Indian wrestlers threat of tossing medals in Ganges reminiscent of Muhammad Ali
On 28 May, the biggest sports related news from India was the final of the Indian Premier League (IPL), which got postponed and moved to the reserve day due to incessant rain in Ahmedabad.
But on that very day in New Delhi another incident took place which didn’t get the media attention it deserved.
On that day, top Indian wrestlers like Bajrang Punia, Sakshi Malik, Vinesh Phogat and Sangeeta Phogat led a march to the Indian parliament in a protest against Wrestling Federation of India (WFI) president Brij Bhushan Singh for sexually assaulting female athletes.
The wrestlers, who have waved the Indian flag in global meets like the Olympics, the Commonwealth Games and the Asian Games, were stopped on their tracks by the law enforcement agencies.
No authority figure came out to appease the athletes, who have been protesting on and off since 23 April. Instead, the athletes were battered, beaten and detained by the Delhi police.
The harrowing images and clips of world renowned female wrestlers like Sakshi, Vinesh and Sangeeta getting mauled by male members of Delhi police are all over the social media.
In spite of the seriousness of the issue and the individuals involved in the protest, hardly any action has been taken against the accused.
Two cases have been filed against the accused Singh, who is a law maker for India’s ruling party BJP, but the proceedings are progressing at a snail’s pace. Moreover, Singh is still the federation’s president.
The wrestlers were not happy with the steps taken and wanted a swift and more stringent action against the accused.
Another interesting aspect of the ordeal is the silence from the majority of the Indian athletes in social media, who are usually quick to give their two cents on any issue.
The accused is a powerful member of BJP, who has vehemently denied every allegation laid against him and told media that the wrestlers were conducting this protest under the influence of opposition leaders.
With this statement, Singh successfully gave the incident a political twist, which opened the gates for BJP and PM Modi’s blind followers to turn the matter into a nationalism debate.
The athletes who had won medals for India were for now being called unpatriotic, agents of the anti-national elements.
Heartbroken and insulted, the Indian wrestlers on Tuesday took a drastic decision. All of them together announced on social media that they will toss their international medals into the Ganges river.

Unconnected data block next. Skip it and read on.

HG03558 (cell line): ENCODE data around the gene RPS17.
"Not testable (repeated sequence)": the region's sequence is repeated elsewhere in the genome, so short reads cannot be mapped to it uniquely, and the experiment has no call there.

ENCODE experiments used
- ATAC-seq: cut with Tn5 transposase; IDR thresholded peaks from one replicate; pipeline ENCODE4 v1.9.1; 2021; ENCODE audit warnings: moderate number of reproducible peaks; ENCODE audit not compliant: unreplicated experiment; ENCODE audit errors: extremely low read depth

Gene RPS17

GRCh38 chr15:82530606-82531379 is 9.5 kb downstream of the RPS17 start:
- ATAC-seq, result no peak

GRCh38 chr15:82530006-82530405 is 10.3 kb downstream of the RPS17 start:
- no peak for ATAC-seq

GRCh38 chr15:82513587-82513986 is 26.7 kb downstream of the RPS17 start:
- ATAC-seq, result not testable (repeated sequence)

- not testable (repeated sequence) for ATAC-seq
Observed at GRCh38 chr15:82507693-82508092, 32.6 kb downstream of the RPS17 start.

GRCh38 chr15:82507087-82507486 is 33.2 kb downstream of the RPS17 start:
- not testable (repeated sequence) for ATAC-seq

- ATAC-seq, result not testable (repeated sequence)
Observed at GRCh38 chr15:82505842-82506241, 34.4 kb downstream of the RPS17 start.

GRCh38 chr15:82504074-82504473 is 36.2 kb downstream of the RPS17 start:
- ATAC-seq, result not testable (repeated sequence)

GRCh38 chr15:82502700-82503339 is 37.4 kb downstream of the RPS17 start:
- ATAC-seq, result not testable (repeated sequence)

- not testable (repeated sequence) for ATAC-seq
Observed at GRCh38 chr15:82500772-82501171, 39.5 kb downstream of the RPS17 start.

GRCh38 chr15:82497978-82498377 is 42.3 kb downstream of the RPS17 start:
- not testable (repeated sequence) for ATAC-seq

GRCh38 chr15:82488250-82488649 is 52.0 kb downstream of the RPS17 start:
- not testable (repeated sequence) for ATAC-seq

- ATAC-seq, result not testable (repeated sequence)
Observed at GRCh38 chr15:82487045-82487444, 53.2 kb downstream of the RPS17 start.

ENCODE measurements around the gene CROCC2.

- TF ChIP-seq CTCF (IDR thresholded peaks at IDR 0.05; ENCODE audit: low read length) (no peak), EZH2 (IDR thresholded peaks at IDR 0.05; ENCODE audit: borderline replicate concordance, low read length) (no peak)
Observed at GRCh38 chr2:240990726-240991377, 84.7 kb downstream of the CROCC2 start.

“For us, our medals are sacred, and so is the river Ganges. This holy river is the perfect custodian of our medals, not the system that shields the offender,” they said in a statement written in Hindi.
Later that day, farmers’ leader Naresh Tikait talked them out of it and they have postponed this activity for the moment.
The Indian wrestlers’ call to throw away their medals was in a way reminiscent of another athlete, who had chucked his gold medal into the river in protest of unfair treatment on the grounds of racism. His name, of course, is Muhammad Ali.
Ali won the gold medal in boxing in the Rome Olympics in 1960. Ali in his biography, ‘The Greatest’ recalled how he wore the gold medal for 48 hours straight and even wore it during sleeping."
After returning to his home in Louisville, he went to a restaurant which was an ‘all-whites’ establishment, meaning only Caucasians could eat at the eatery.
Ali, who was then named Cassius Clay, thought there is no way a restaurant would deny him service after winning a gold medal for the US in the Olympics.
He went there wearing his gold medal, was denied service. He then had an altercation with an all-white bikers’ group. After that, an angry, disillusioned Ali threw away his gold medal in the Ohio river. This incident sowed the seeds for his life-long battle against discrimination on the grounds of race.
Will the Indian wrestlers follow the footsteps of Ali if their demands aren’t met, is still left to be seen.
However, this incident once again proves a couple of things:
1. Sports and politics should never mix.
2. Still, sports and politics always mix.